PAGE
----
Windows Mobile 5.0

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Windows Mobile 5.0
Release of Windows Mobile operating system
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Developer Microsoft
Source model Closed source
Released to
manufacturing
May 9, 2005
Preceded by Windows Mobile 2003
Succeeded by Windows Mobile 6.0
Support status

Mainstream support: Ended in October 12, 2010

Extended support: Until October 13, 2015

Windows Mobile 5.0, originally codenamed "Magneto",[1] was released at Microsoft's Mobile and Embedded Developers Conference 2005 in Las Vegas, May 9–12, 2005. Microsoft offered mainstream support for Windows Mobile 5 through October 12, 2010, and extended support through October 13, 2015.[2] It was first offered on the Dell Axim x51. It used the .NET Compact Framework 1.0 SP3, an environment for programs based on .NET. Windows Mobile 5.0 included Microsoft Exchange Server "push" functionality improvements that worked with Exchange 2003 SP2.[3] The "push" functionality also required vendor/device support[4] With AKU2 software upgrades all WM 5.0 devices supported DirectPush. This version featured increased battery life due to Persistent storage capability. Previously up to 50% (enough for 72 hours of storage) of battery power was reserved just to maintain data in volatile RAM. This continued the trend of Windows-based devices moving from using RAM as their primary storage medium to the use of a combination of RAM and flash memory (in use, no distinction between the two is obvious to users). Programs and frequently accessed data run in RAM, while most storage is in the flash memory. The OS seamlessly moves data between the two as needed. Everything is backed up in the flash memory, so unlike prior devices, WM5 devices lose no data if power is lost. New to 5.0, OS updates were released as Adaptation kit upgrades, with AKU 3.5 being the final released.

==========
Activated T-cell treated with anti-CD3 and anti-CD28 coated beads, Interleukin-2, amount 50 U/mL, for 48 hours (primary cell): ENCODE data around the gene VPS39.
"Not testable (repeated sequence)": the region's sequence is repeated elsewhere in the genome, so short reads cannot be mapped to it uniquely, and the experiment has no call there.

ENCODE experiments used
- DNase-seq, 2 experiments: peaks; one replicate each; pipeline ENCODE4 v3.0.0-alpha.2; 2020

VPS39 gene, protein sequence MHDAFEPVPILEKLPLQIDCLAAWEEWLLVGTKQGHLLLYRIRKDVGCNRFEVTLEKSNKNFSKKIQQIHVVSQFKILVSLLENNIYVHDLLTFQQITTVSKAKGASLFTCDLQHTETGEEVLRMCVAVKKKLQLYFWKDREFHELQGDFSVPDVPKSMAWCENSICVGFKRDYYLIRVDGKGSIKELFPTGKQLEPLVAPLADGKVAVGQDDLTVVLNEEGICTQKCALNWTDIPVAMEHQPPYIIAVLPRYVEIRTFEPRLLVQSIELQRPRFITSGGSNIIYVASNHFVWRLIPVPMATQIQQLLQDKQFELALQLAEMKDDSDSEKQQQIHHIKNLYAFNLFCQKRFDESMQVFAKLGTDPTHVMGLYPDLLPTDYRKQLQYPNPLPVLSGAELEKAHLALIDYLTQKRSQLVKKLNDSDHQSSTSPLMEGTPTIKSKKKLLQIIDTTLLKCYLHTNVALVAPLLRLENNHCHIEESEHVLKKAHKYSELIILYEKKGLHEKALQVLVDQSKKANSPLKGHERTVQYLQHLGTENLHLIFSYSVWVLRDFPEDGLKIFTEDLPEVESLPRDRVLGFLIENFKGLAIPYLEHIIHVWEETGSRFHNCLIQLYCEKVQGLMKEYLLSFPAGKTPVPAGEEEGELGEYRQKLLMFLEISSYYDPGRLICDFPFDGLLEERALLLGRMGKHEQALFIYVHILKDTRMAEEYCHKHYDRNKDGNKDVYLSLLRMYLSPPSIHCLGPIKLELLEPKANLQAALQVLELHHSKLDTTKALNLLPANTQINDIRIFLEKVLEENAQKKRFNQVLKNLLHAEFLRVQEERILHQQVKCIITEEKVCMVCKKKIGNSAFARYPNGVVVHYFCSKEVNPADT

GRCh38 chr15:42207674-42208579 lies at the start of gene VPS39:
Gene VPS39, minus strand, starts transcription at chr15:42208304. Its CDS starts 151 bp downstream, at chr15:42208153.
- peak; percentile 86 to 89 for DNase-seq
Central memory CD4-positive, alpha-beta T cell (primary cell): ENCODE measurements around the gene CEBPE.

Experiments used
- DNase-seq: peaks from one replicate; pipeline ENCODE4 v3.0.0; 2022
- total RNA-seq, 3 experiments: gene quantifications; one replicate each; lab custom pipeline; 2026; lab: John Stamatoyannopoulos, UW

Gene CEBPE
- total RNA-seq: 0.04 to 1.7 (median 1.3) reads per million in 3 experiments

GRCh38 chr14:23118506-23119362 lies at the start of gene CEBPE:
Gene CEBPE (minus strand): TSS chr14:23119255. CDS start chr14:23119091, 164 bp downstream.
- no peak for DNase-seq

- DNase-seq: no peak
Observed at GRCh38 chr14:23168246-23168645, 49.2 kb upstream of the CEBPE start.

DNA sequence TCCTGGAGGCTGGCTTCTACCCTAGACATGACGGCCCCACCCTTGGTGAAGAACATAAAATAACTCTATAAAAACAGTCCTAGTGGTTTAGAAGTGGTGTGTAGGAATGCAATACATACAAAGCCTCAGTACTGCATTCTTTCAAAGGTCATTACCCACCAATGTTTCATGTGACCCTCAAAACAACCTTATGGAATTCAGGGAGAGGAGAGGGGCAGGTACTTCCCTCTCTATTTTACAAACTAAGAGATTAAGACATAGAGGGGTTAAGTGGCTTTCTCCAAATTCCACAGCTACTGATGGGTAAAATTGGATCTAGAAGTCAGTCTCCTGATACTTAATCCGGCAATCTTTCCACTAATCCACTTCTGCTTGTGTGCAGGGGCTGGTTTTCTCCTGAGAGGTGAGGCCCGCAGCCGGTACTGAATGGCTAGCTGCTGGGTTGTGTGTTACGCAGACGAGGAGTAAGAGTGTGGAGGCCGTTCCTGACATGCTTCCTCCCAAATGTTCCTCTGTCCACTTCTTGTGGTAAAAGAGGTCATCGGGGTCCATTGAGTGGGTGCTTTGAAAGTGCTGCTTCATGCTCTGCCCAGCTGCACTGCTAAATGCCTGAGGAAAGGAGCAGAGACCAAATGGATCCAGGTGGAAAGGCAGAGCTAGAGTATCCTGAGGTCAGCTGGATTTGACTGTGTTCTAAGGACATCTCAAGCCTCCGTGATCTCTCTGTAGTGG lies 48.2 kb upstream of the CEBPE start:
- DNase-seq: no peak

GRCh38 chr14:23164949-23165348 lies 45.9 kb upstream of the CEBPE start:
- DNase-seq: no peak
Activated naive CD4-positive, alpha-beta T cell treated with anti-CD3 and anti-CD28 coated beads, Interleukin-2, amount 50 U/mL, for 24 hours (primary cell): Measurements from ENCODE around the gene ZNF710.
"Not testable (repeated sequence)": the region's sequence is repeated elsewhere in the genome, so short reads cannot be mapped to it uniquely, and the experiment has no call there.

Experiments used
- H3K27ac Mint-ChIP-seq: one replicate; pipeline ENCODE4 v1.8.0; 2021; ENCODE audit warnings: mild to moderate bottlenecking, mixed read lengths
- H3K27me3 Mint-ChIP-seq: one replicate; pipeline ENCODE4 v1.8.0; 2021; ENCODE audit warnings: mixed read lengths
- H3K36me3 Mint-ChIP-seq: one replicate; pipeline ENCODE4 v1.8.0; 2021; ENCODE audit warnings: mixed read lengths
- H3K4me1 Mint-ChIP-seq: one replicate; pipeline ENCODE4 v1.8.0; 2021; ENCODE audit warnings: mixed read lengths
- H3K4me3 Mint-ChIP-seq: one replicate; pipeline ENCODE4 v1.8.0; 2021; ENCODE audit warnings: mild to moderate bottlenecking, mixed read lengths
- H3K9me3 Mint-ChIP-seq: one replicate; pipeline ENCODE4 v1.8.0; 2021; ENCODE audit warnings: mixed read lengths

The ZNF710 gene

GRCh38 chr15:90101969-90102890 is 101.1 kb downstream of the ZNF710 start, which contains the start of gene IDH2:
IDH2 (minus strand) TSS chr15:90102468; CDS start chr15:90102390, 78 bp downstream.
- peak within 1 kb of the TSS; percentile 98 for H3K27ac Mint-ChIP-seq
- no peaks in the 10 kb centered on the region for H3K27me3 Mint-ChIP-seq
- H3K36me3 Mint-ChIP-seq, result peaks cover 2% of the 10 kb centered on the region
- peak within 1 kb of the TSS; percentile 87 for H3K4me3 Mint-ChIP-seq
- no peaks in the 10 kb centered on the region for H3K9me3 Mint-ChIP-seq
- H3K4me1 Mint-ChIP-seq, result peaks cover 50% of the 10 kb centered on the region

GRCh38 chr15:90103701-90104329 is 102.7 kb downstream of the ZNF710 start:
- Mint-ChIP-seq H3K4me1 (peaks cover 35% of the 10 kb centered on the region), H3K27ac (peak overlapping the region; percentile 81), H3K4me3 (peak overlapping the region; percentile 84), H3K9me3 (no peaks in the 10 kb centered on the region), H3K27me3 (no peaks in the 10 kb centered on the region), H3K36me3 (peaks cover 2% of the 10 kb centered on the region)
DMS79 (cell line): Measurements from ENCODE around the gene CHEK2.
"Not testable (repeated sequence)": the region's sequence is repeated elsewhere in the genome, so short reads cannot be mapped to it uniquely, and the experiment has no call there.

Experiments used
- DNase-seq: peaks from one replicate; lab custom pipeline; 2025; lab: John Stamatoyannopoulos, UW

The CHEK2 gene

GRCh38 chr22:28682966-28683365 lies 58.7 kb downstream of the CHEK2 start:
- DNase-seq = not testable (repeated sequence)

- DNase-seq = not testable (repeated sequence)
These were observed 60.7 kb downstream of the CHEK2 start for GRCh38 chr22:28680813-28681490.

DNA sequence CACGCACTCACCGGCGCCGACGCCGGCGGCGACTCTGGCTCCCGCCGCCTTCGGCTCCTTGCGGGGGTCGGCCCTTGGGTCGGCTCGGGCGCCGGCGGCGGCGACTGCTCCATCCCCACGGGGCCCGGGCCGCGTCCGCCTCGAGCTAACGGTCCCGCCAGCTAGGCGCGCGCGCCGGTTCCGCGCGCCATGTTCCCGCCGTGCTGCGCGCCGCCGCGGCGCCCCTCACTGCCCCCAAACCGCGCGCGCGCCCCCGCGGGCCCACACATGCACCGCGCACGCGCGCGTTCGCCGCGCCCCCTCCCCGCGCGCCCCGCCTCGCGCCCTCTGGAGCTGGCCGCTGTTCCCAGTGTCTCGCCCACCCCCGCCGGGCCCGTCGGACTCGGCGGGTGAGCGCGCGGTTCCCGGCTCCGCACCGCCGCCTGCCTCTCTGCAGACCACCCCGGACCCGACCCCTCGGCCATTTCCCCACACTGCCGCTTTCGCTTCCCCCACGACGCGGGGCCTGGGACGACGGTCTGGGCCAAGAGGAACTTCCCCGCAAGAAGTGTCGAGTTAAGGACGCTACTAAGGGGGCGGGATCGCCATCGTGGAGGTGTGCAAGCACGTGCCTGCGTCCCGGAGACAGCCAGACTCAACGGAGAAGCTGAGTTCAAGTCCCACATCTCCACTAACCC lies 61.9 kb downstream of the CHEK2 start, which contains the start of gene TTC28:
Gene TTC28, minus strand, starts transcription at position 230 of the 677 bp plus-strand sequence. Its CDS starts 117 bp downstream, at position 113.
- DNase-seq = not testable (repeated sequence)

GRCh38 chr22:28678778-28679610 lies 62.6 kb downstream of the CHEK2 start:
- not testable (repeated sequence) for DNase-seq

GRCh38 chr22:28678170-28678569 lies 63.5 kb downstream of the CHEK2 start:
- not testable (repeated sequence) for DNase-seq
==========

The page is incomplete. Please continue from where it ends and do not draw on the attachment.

A new version of Office was bundled called "Microsoft Office Mobile" with includes PowerPoint Mobile, Excel Mobile with graphing capability and Word Mobile with the ability to insert tables and graphics. Media management and playback was enhanced with Picture and Video package, which converged the management of videos and pictures and Windows Media Player 10 Mobile. Among new hardware features were enhanced Bluetooth support, default QWERTY keyboard-support and a management interface for Global Positioning System (GPS). Improvements were made to ActiveSync 4.2 with 15% increased synchronization speed. Business customers benefited from a new error reporting facility similar to that present in desktop and server Windows systems. Caller ID now supports photos so a user can apply an image to each contact to show when a call is received. DirectShow was also natively added. This release was the first to include DirectDraw with hardware acceleration, replacing the deprecated graphics component of GAPI

Windows Mobile 5.0 requires at least 64 MBs of ROM (it's advisable to have 64 MBs of RAM), and the device must run an ARM compatible processor such as the Intel XScale or the Samsung and Texas Instruments ARM compatibles.[5]

References[edit]

  1. ^ De Herrera, Chris. Windows CE/Windows Mobile Versions. pocketpcfaq.com. Retrieved September 6, 2007.
  2. ^ "Microsoft Support Lifecycle". Microsoft. January 2009. Retrieved January 9, 2009. 
  3. ^ "New Mobility Features in Exchange Server 2003 SP2". Microsoft Technet. October 2005. Retrieved June 4, 2007. 
  4. ^ Boulton, Clint (October 19, 2005). "Microsoft Looks to Mobilize With Exchange SP2". internetnews. Retrieved June 4, 2007. 
  5. ^ Lisa Gade: An introduction to Windows Mobile 5.0 (Sept. 5, 2005)